http://antipolygraph.org/

Anonymous said...

Why the hell would any sane person want to work for the State of Texas in any capacity?

jimbino said...

Polygraphs are no more idiotic than religion, which is subscribed to by some 90% of the voting populace, though it has no basis in reason or science whatsoever.

Indeed, if the Texas Constitution says you can't be a lawyer or juror unless you believe in a Supreme Being, why shouldn't courts just rely on entrails and polygraphs for evidence?

Aine O'Brocken said...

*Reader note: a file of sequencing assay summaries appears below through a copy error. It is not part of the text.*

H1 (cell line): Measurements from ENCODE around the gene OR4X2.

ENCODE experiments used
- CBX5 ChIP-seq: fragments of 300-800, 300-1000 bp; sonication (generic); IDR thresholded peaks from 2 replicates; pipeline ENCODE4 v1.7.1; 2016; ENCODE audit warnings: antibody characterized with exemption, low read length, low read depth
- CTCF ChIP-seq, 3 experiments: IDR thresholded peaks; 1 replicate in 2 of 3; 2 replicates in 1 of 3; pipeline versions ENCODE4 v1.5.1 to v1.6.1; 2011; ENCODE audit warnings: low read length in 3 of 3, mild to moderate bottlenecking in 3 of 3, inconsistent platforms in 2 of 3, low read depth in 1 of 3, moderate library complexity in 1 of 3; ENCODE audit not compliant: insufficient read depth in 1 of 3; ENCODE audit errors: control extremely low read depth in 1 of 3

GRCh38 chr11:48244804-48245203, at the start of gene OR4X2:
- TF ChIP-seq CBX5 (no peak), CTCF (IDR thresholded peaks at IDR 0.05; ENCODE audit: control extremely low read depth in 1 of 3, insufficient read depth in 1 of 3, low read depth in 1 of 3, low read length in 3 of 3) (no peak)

Polygraphs are junk science--yet our culture depends heavily in them in many ways.

PAS [Parental Alienation Syndrome]is also junk science, created by a man named Gardner, who believed that having sex with children was permissible [in other words, molesting children, according to Gardner was a positive practice]--and might, in fact be a practice that the children would learn to enjoy.

The difference between the junk science of the polygraph and the junk science of PAS? PAS is admissible in court. Du-uh!

Anonymous said...

There is so much abuse and corruption in DPS, that its only right to use these tests against obviously criminal patrolmen. Something needs to be done to stop their out of control behavior. Abolish DPS.

Anonymous said...

What about the closing of the West Texas State School? Is 75 employees being laid off? What a tragedy...why no story?

Anonymous said...